When the Army wanted 20 more C-23s in 1990 the production line had closed; second-hand Short 360 aircraft were purchased instead. Designated the C-23B+, these were modified from the original single tail to the twin-tail and cargo ramp of the other C-23Bs.[9] In 1994, another eight aircraft were converted to replace the DHC UV-18 Twin Otters used in Alaska.[9]

During Iraq War (2003-2011), the C-23 served the Army's intra-theater needs of cargo and personnel transport. It provided an economic alternative for transporting some 20 people or three pallets of cargo when speed was not critical.[10]

As part of the U.S. Army's Constant Hawk intelligence gathering program, five Short 360s were modified for use in Iraq and flew in theater between 2006 and 2011. A further two modified aircraft collided in mid-air before delivery to Iraq. The Constant Hawk aircraft were not given a military designation.[9]

On 13 June 2007, the Alenia C-27J was selected to replace the C-23 in U.S. Army service.[11][12] A total of 43 C-23s were in service with the U.S. Army as of November 2008 (all US C-27 aircraft were transferred to the US Coast Guard in 2012 due to budget shortfalls).[13] The C-23 Sherpa was retired from the Army National Guard in January 2014.[14] As part of the National Defense Authorization Act for Fiscal Year 2014, 8 C-23s may be transferred to the State of Alaska to operate from short rural runways for search-and-rescue and medium-lift missions.[15]

In December 2014, it was announced that US would supply eight aircraft to Estonia, Djibouti, and Philippines.[16][17]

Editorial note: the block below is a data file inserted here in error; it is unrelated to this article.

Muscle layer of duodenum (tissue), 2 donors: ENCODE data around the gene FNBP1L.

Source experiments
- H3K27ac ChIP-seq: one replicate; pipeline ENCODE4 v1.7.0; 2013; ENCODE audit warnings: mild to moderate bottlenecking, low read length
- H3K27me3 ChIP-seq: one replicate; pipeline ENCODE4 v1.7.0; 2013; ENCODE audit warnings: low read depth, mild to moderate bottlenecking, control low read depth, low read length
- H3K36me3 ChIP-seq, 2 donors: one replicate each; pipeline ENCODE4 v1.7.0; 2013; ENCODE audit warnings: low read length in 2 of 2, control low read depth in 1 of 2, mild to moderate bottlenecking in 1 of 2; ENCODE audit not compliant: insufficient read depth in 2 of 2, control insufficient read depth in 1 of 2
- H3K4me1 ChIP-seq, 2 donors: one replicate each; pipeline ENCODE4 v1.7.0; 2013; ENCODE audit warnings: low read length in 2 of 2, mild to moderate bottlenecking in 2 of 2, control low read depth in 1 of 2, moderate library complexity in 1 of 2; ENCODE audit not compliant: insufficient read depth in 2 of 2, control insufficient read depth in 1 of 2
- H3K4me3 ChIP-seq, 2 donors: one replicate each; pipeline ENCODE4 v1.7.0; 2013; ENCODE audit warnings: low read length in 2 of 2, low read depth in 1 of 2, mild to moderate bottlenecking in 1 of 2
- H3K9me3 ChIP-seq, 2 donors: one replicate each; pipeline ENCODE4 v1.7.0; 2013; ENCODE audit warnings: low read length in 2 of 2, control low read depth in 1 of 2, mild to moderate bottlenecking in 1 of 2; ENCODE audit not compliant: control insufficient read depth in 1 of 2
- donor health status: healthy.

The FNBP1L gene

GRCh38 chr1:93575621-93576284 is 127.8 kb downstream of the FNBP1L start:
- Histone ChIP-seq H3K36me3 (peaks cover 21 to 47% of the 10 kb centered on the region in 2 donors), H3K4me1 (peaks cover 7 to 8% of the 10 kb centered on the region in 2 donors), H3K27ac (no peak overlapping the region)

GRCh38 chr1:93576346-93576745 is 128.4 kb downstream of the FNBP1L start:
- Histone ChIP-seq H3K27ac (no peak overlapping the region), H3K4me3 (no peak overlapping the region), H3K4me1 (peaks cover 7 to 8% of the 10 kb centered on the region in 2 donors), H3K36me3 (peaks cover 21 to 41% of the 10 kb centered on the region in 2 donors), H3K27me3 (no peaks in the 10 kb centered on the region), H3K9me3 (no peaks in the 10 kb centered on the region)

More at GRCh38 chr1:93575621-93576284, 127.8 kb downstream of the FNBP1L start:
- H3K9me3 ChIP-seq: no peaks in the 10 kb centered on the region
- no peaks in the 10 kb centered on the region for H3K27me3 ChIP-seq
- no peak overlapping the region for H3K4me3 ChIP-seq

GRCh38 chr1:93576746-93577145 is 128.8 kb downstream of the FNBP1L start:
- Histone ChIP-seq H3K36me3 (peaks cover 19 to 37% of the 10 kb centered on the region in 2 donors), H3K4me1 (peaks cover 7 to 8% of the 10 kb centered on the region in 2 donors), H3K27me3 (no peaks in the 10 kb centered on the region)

Civilian and Air National Guard service

Alaska National Guard C-23 executed a precise landing on an unimproved frozen runway in the Alaskan village of Anaktuvuk Pass to deliver medical supplies.

Several surplus aircraft were sold to United States operators,[18] who used them to transport equipment and crews to remote work sites. Others were used by Army National Guard units in the various states.

On 3 March 2001, a C-23B Sherpa belonging to the 171st Aviation Regiment of the Florida Army National Guard was carrying 18 construction workers of the Virginia Air National Guard from Hurlburt Field, Florida to Naval Air Station Oceana, Virginia. The pilot left the flight deck to use the aft bathroom. His weight in the tailcone shifted the center of gravity sufficiently that the airplane became unstable when a patch of severe turbulence was encountered. The violent g-force shifts then encountered rendered the crew unconscious and caused the breakup of the aircraft in flight near Unadilla, Georgia, killing the 21 persons on board.[19] Later calculations determined that the aircraft had been loaded outside its operating envelope at the start of the flight.

Variants

C-23A Sherpa
Twin-engine transport aircraft for the U.S. Air Force based on the Short 330-UTT; it was fitted with a strengthened cabin floor with a roller conveyor system, plus a forward cargo door on the port side of the fuselage, equipped with a hydraulically operated full-width rear cargo door/ramp; 18 built.
Paratroopers train with C-23 Sherpa aircraft
C-23B Sherpa
Twin-engine transport aircraft for the US Army National Guard, similar to the C-23A, but with cabin windows, stronger landing-gear, inward-opening paratroop doors at the rear of the fuselage and an air-operable two-section cargo ramp; 16 built.[9]
C-23B+ Super Sherpa
Short 360 aircraft purchased as used aircraft by the U.S. Army and modified by the West Virginia Air Center (WVAC) for the replacement of the rear fuselage of the Short 360, with its single tall fin, with the twin tail and rear loading ramp of the Short Sherpa.[20] 28 civil aircraft were modified.[9]
C-23C
Both C-23B and C-23B+ with flightdeck avionic upgrade under the "Avionics System Cockpit Upgrade" program, 43 modified.[9]
C-23D
C-23C with upgraded avionics under the "Safety Avionics Modification" program from 2010, program was cancelled and only four aircraft were modified.[9]

Operators

C-23B Sherpa in Iraq, 2004
 Brazil
 Djibouti
 United States

Civil operators

Former USAF and US Army aircraft have been sold to civil operators including:

 Philippines